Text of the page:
The refreshing night air gave me some comfort as I neared the end of my lap. My legs felt like I had stood for hours and my arms were so numb I almost couldn’t feel them. My body ached and my head felt as if I had been turning in circles. My heart, however, had never felt so energized.
When I had arrived at 6 p.m., some of my team members were already there setting up for the big event: The Relay for Life run sponsored by the American Cancer Society. Our tasks included setting up tents and booths so those walking on the track could stop for water and snacks.
The sky was getting dimmer by the second and soon the opening ceremony would begin. The cancer survivors started walking first, and we followed. It seemed as if we were sharing their pain as we walked alongside them on this journey, a journey that took not just the body but also the heart.
Before I knew it, we were lighting the luminaries set up around the track. Although only small, white paper bags, they held more meaning than words can describe. Each was dedicated to someone lost to cancer or who was still fighting. Because of this, we were doing more than just making a pretty ring of luminaries, we were relighting the souls of those who had passed away and energizing those still struggling.
As the sky grew darker, the luminaries shined brighter and reminded me that though a cancer patient’s life is often gloomy and dreadful, their hearts can be hopeful because they know people are out there looking for a cure. Thinking about this, my eyes began to grow misty and I would have cried had someone not handed me the baton and said, “It’s your turn, don’t stop.”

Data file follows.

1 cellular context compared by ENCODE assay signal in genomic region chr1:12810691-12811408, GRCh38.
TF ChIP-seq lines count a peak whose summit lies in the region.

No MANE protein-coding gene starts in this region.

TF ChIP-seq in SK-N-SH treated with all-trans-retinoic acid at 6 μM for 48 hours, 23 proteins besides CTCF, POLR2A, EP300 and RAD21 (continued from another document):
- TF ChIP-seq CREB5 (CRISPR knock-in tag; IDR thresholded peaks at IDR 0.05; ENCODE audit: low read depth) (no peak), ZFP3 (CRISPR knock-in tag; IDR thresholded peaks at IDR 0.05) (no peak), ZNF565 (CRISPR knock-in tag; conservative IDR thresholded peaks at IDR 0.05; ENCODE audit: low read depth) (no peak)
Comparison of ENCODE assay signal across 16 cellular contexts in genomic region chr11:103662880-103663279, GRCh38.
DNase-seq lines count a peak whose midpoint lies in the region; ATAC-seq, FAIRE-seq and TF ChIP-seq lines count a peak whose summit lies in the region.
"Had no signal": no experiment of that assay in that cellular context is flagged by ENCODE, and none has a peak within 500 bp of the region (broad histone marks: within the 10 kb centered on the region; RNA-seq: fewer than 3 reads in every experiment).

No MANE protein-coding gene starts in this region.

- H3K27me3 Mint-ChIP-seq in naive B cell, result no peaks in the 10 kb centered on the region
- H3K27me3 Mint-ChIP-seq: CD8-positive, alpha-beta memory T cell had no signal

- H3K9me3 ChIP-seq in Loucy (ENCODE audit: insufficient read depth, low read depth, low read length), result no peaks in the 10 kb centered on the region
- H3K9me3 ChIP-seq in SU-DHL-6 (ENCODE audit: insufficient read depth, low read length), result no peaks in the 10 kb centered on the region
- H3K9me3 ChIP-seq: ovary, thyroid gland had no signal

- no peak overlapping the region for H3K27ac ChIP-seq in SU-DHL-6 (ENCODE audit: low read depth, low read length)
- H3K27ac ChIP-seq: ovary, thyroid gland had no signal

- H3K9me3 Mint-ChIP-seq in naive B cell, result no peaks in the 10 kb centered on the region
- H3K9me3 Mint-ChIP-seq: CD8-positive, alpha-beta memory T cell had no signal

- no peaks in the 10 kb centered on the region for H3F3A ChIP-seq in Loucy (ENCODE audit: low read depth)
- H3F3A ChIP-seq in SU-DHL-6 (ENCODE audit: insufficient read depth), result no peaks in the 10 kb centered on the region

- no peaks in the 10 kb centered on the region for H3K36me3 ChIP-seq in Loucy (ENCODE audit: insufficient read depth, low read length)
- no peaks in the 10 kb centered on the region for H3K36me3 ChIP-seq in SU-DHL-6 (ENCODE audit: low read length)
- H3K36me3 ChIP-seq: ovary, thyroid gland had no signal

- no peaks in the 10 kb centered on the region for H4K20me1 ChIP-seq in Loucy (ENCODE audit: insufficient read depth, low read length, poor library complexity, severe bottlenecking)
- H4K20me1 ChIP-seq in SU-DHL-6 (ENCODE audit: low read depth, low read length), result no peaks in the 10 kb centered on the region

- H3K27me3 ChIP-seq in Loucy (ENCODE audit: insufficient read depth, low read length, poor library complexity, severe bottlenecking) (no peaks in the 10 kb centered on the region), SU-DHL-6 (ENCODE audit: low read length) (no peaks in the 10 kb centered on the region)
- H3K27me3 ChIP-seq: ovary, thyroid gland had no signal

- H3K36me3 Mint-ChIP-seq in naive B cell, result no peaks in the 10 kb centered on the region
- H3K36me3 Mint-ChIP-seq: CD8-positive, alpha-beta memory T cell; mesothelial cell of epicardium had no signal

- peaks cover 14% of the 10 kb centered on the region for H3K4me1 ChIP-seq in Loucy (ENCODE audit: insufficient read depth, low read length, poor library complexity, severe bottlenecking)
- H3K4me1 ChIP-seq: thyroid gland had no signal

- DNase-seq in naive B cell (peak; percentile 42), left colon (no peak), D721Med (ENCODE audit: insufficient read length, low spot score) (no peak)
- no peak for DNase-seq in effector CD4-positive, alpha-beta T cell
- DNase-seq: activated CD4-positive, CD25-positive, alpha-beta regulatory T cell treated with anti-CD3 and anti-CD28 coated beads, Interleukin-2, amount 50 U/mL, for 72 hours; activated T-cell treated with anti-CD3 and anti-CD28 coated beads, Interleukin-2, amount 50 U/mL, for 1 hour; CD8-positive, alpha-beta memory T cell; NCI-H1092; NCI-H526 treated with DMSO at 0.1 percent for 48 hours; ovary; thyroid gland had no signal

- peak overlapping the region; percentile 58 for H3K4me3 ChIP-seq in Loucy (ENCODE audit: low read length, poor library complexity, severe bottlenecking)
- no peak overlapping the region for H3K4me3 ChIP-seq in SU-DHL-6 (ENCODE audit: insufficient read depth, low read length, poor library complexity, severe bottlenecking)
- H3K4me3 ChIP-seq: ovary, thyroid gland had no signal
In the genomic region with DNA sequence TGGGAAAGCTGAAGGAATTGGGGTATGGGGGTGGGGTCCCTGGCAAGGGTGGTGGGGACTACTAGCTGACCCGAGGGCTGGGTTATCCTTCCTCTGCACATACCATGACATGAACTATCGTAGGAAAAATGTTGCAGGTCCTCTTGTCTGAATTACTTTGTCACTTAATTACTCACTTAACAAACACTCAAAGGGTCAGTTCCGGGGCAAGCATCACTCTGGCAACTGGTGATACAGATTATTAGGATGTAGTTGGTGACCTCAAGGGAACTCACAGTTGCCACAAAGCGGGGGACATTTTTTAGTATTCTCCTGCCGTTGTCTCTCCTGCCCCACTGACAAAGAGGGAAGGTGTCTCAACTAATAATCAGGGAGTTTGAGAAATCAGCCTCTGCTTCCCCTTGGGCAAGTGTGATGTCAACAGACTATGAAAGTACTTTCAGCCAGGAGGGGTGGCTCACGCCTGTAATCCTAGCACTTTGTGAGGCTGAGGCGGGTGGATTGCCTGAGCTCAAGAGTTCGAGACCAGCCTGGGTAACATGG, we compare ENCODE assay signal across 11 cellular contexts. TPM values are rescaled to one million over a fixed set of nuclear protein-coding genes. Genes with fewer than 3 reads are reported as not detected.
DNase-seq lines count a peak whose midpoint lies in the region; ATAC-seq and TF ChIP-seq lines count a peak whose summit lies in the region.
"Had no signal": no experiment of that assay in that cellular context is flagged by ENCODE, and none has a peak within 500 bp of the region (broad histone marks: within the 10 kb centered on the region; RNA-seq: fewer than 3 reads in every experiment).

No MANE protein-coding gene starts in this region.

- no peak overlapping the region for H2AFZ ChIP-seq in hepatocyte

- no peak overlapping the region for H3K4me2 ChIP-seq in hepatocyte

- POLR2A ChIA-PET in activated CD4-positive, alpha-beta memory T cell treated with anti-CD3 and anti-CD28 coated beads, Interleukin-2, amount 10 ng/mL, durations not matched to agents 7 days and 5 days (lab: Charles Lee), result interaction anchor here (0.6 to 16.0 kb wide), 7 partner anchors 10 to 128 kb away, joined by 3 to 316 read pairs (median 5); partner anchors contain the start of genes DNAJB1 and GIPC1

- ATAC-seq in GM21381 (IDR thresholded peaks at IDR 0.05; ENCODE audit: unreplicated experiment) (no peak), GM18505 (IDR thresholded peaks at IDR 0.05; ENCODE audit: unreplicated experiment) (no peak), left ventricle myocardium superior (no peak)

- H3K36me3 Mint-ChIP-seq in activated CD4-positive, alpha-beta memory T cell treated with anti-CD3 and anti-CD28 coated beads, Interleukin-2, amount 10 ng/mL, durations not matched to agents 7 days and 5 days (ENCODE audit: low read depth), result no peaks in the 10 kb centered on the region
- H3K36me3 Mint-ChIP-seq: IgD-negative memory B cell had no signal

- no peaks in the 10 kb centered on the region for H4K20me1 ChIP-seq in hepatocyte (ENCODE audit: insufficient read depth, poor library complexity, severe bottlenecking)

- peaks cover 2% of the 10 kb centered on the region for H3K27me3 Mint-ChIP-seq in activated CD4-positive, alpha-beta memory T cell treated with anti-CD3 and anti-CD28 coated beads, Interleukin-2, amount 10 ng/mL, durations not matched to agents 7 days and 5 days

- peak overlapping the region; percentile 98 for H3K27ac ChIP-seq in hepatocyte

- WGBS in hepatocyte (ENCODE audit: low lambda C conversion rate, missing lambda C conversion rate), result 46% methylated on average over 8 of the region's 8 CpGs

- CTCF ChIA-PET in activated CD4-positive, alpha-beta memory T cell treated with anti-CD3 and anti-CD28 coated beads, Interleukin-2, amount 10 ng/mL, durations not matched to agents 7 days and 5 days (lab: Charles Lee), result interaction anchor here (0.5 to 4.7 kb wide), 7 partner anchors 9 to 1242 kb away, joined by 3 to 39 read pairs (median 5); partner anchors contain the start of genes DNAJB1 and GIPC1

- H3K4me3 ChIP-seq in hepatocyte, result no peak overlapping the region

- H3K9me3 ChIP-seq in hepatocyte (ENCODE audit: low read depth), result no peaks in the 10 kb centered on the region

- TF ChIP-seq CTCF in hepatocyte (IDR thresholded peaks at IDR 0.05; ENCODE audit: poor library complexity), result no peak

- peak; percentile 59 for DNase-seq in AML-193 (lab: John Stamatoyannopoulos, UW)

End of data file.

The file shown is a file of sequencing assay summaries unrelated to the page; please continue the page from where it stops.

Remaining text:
I’d walked so many laps that I lost track of the number. As I neared our tent, my body told me to take a break, but my heart and mind told me to keep going. Cancer patients on the long, painful road to recovery also think about giving up, but they know that somewhere, people are fighting the battle with them. I am one of them.
The Relay for Life was an experience I never want to forget. It made me realize how many are willing to take time to help raise money for cancer research and that it takes a whole community to fight cancer, the leading cause of death in the United States. Most of all, it gave me a chance to contribute not only to my community, but to the fight against cancer. I know that as long as there are people willing to stand together like that, one day, a cure will surely be found.
This piece has been published in Teen Ink’s monthly print magazine.